where n(T) and k(T) were the real and imaginary parts of the refractive index. By fitting the experimentally obtained value with the formula, the constants an, nn, ak, Tk were determined as 2.88 × 10–4, 3.98, 1.04 × 10–2, 353[K], respectively, all in good agreement with published results41. Using these constants, the complex refractive index from 300 to 1000 K was used for the scattering calculations.

Simulation method

For three-dimensional scattering calculations, we performed finite-difference time-domain simulations (Lumerical, Inc., FDTD Solutions). A Si nanostructure with a height of 150 nm, and variable widths of wx and wy was placed on a quartz substrate (the refractive index was fixed at 1.46), and each boundary in the total calculation domain was surrounded by perfect matching layers. A pulsed plane electromagnetic wave defined by the total-field scattered-field source was irradiated from the air side (nair = 1) to the quartz substrate side with the surface normal. The forward scattering cross section CscaF and the absorption cross section Cabs were detected by monitor layers surrounding the Si nanostructure. The monitor layer for the forward scattering was set at a distance of 500 nm and a width of 700 nm from the center of a Si nanostructure, corresponding to the numerical aperture of condenser in experiment.

The separation of scattering contribution from dipoles and quadrupoles was carried out by using multipole decomposition analysis (Supplementary Fig. 2). For the analysis, we calculated total and scattering fields in a Si nanostructure by using finite element method simulations (COMSOL, Inc., COMSOL Multiphysics). The substrate was ignored for simplicity in the calculations.

Calculation of laser-induced temperature rise and relaxation

For thermal calculations in the CW illumination (Fig. 3), the laser heat flux F of a Gaussian profile was defined in finite element simulations as,

$$F = \frac{{2P_{{\mathrm{in}}}}}{{\pi w_b^2}}{\mathrm{exp}}\left( {\frac{{ - 2\left( {\left( {x - x_0} \right)^2 \, + \, \left( {y - y_0} \right)^2} \right)}}{{w_b^2}}} \right)$$

where wb is a beam intensity radius at which the intensity is \(\frac{1}{{e^2}}\), x0 and y0 are the center position of the beam, and Pin corresponds to the laser power. The heat rate Q is calculated by \((F \cdot C_{{\mathrm{abs}}})/V\), where Cabs is the absorption cross section and V is the volume of a Si nanostructure. The temperature T is then calculated by Fourier’s heat equation,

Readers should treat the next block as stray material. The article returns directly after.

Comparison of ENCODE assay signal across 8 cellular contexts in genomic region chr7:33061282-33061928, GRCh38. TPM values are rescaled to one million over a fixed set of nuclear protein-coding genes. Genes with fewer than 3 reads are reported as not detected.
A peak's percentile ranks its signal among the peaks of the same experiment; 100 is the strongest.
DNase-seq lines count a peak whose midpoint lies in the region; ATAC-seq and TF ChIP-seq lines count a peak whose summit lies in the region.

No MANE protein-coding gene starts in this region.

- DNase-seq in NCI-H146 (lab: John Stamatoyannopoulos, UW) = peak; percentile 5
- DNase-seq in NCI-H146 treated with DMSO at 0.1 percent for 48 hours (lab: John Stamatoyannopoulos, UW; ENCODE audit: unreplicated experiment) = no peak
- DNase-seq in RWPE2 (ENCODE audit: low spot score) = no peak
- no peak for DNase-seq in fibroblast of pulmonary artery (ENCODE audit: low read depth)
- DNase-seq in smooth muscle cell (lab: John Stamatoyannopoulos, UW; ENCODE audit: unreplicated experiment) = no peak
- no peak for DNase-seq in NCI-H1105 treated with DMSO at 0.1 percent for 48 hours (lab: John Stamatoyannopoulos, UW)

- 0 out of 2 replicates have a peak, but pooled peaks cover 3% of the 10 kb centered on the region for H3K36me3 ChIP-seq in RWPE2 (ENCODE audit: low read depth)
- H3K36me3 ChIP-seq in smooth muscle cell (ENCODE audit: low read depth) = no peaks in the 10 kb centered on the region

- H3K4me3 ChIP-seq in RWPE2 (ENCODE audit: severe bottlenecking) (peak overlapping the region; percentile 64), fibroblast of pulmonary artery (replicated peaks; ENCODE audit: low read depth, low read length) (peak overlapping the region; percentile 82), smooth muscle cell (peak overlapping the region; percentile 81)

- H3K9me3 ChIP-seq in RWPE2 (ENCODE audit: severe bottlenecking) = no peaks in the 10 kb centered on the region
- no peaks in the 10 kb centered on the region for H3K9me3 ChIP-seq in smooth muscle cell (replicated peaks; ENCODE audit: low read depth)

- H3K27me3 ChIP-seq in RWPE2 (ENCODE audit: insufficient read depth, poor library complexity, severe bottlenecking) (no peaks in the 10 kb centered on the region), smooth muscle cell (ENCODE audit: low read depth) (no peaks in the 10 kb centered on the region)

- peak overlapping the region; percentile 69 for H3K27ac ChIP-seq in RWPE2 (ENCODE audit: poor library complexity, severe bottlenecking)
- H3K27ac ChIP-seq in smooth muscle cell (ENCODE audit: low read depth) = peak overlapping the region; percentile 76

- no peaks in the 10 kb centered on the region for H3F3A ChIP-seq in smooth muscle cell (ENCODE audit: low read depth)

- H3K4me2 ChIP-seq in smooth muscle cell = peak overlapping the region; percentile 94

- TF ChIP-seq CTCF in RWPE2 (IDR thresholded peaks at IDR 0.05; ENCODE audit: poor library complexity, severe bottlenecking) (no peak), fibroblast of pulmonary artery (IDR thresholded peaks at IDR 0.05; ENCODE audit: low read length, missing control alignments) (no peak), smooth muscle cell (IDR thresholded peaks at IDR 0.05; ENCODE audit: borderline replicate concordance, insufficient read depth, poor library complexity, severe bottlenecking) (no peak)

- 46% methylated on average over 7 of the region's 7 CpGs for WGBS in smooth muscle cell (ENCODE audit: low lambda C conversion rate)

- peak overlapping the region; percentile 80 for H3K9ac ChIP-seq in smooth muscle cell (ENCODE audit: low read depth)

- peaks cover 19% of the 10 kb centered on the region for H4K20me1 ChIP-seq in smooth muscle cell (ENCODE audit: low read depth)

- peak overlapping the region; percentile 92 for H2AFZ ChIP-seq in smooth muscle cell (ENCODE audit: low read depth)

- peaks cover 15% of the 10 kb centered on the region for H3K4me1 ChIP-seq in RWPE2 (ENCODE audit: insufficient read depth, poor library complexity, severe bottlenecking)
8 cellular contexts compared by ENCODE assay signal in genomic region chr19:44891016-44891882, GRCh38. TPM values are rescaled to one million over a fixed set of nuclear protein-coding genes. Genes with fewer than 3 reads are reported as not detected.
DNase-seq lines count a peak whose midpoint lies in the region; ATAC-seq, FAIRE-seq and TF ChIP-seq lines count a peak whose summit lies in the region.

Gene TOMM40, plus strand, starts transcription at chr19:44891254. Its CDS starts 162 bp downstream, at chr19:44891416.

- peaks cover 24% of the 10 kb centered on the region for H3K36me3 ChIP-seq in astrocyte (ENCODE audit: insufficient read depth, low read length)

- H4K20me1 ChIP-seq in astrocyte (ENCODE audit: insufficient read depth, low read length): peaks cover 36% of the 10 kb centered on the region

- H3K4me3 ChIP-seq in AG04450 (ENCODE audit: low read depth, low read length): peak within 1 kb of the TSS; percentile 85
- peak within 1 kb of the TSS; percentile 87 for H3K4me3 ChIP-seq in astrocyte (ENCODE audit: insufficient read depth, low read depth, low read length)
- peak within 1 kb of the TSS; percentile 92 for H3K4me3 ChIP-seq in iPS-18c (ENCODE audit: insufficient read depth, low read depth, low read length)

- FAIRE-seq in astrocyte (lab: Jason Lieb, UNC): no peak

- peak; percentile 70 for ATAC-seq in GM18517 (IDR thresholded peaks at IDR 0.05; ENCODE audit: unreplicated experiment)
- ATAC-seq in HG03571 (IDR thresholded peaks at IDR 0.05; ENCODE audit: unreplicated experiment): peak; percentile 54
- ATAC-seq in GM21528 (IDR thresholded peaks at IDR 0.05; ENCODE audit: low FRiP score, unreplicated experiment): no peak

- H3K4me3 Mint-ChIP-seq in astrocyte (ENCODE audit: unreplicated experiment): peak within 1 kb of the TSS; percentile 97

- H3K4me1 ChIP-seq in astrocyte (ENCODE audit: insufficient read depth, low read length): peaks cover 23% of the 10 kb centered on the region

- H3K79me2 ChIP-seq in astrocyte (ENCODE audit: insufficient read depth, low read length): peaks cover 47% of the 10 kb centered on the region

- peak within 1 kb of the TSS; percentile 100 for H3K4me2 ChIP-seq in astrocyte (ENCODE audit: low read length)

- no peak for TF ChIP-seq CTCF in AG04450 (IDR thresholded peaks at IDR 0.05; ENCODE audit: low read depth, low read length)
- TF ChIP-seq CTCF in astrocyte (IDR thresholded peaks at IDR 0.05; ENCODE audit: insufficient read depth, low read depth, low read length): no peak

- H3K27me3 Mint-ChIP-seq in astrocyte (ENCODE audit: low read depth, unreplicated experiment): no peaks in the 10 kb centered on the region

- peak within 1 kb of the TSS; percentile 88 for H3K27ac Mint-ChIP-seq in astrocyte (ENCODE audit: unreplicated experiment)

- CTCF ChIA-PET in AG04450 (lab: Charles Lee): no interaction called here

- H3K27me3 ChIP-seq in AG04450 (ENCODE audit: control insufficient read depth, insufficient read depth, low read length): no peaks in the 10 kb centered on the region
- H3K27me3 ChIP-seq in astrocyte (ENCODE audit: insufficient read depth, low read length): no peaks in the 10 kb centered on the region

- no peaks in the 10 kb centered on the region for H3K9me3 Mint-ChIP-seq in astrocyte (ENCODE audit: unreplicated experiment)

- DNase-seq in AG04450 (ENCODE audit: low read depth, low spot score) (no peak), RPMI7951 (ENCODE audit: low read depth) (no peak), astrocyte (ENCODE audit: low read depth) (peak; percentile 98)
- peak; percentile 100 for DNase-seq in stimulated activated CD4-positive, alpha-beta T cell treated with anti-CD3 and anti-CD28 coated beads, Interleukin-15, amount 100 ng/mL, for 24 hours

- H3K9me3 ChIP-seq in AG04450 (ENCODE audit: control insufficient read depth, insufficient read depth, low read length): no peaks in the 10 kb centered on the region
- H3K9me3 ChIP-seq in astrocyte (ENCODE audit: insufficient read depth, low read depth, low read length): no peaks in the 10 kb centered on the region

$$\rho C_p\frac{{\partial T}}{{\partial t}} + k\nabla ^2T = Q$$

where ρ is density, Cp is the specific heat capacity at constant pressure, and k is thermal conductivity. When considering CW illumination that the temperature reaches a steady state, the equation converges into Poisson’s equation k2T = Q.

The parameters used in the simulation are in Table 142,43,44,45,46. The heat capacity and the density of silicon as well as of the surrounding media were set as constants at 300 K. The temperature-dependent thermal conductivities were obtained from experimental literature. The temperature outside the calculation domain was fixed at 300 K, and the initial temperature in the calculation domain was 300 K.

Table 1 Material properties for thermal simulation.

During laser irradiation, temperature of silicon and the surrounding medium increased. Since Cabs was dependent on the temperature, the final temperature of a Si nanostructure could not be determined at one calculation step, thus iterative calculation was necessary. We started by giving the heat rate Q to a Si nanostructure, and using absorption cross section Cabs(T0) at an initial temperature T0 = 300 K. The subsequent heating process was cut into discrete temperature steps T1, T2,…, Ti. Based on the ellipsometry data and the method mentioned in the last section, new absorption cross section Cabs at each temperature was sequentially calculated, until Ti − Ti+1, which indicated that the steady-state temperature inside a Si nanostructure was reached during laser irradiation. In all calculations, we confirmed that \(|(T_{20} - T_{19})/T_{20}| \ll 1.0\%\). By this iteration approach, we could calculate the steady-state temperature and corresponding scattering cross section for each nanoblock size and excitation intensity.